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Berlioz, the fourth B

by Joel Kasow

PARIS - Where would Berlioz be today without Sir Colin Davis? After the efforts of Monteux and Munch, Davis took over, recording just about everything and now giving us the benefit of his latest thoughts. Yes, there have been other noted Berliozians, but Davis remains preeminent. All I can say about his new recording of Roméo is that it ranks with Monteux, than which there is no higher praise to my mind. There is the combination of restraint combined with touches of madness which make the music of Berlioz come alive. Davis knows exactly how to combine these two opposing elements to make his interpretations of this reputedly difficult music sizzle.

The Vienna Philharmonic Orchestra - no stranger to Berlioz even thought they don't perform his music with any degree of regularity - rises to the challenge while the Bavarian Radio Chorus rarely betrays its origins with more than acceptable French. The vocal soloists are placed too far forward so that Olga Borodina's remarkable interpretation suffers from the lack of distance. Thomas Moser sounds matter of fact in the Queen Mab solo, but Alastair Miles' Frère Laurent pleasantly surprised me with a newly acquired authority. A must acquisition.

Unfortunately, Charles Dutoit was having an off day during the recording sessions for Damnation de Faust : the performance is too polite, lacking in dynamism, too smooth. The orchestral playing or singing cannot be faulted but there is something lacking which would impose a coherence on the performance. It is unfortunate because Françoise Pollet, Richard Leech and Gilles Cachemaille have something to offer which simply falls flat. The addition of a third disc with 27 unlabeled minutes crudely excerpted from Dutoit's recording of Les Troyens strikes me as unlikely to stimulate purchases of the set under review and even more unlikely to incite listeners to purchase the opera in its entirety.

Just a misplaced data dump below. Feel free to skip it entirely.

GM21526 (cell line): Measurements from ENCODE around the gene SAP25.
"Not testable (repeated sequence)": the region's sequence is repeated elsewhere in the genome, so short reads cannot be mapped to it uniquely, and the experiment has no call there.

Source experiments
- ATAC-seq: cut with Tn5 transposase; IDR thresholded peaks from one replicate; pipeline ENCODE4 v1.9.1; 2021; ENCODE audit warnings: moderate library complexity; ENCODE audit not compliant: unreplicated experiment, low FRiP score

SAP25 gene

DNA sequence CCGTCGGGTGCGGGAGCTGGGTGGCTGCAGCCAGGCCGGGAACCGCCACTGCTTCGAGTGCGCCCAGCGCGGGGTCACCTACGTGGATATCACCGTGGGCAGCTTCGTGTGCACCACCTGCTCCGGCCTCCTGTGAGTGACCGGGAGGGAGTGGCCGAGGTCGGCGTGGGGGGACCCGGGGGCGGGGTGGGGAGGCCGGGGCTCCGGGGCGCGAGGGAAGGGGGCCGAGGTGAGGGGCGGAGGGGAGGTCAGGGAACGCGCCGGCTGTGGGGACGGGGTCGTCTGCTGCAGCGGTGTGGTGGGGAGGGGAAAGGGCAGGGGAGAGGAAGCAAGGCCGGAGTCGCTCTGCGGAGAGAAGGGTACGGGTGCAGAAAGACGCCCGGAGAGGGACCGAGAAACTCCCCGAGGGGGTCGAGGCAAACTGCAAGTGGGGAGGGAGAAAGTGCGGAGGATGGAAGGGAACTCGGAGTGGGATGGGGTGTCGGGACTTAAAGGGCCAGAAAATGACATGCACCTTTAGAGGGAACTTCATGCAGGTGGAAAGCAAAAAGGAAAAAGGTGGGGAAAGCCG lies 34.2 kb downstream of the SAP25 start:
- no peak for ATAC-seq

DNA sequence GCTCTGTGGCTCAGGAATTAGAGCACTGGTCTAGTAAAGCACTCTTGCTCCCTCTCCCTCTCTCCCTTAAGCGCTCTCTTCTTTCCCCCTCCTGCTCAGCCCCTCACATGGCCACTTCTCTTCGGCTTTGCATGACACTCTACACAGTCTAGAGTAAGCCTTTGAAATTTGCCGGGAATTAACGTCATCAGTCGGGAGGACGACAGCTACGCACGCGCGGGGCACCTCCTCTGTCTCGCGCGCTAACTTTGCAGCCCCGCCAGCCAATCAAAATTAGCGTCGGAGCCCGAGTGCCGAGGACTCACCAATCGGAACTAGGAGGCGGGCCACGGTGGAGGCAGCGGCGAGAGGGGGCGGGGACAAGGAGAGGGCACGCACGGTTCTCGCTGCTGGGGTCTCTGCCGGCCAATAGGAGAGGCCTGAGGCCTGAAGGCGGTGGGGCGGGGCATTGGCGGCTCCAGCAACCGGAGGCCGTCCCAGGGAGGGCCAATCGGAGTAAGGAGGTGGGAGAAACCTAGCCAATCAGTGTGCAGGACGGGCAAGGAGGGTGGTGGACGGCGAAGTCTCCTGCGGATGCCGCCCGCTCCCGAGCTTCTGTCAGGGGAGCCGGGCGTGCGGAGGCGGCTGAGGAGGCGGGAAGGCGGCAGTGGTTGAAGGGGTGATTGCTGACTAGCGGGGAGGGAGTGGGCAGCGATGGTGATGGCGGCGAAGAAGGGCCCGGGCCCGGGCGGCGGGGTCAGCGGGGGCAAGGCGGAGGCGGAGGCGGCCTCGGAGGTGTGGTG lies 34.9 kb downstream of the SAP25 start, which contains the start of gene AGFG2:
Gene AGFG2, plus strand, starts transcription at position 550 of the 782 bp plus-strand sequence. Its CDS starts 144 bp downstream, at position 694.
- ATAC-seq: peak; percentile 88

A pleasant surprise is the reissue of Davis's first recording of Béatrice et Bénédict, which even without dialogue remains the most vivacious version of a work teeming with charm. Josephine Veasey and John Mitchinson remain unsurpassed in the title roles, and Davis's evident relishing of an unfamiliar work is evident throughout, communicating to the listener from the very start. The set is rounded out by one of John Eliot Gardiner's first recordings (dating from 1967) of Berlioz featuring the freshly founded Monteverdi Choir. Thanks to Decca for the reissue on Caractère, two discs for the price of one.

ROMEO ET JULIETTE. Olga Borodina (mezzo-soprano), Thomas Moser (tenor), Alastair Miles (bass).

Sir Colin Davis, conductor
the Bavarian Radio Chorus and the Vienna Philharmonic Orchestra

PHILIPS 442 134-2. (2 cds)

LA DAMNATION DE FAUST. Françoise Pollet (Marguérite); Richard Leech (Faust); Gilles Cachemaille (Mephistophélès); Michel Philippe (Brander).

Charles Dutoit, conductor
the Chorus and l'Orchestre Symphonique de Montréal

DECCA 444 812-2 (2 cds).

BEATRICE ET BENEDICT. Josephine Veasey (Béatrice); John Mitchinson (Bénédict); April Cantelo (Héro); John Cameron (Claudio); Helen Watts (Ursule); John Shirley-Quirk (Don Pédro); Eric Shilling (Somarone). Sir Colin Davis conducint the St. Anthony Singers and the London Symphony Orchestra. Irlande, Le Trébuchet, La Mort d'Ophélie, Chant de la fête de Pâques. April Cantelo (soprano), Helen Watts (alto), Robert Tear (tenor), Richard Salter (bass), Viola Tunnard (piano). John Eliot Gardiner conducting the Monteverdi Choir (2 cds). DECCA 448 113-2.

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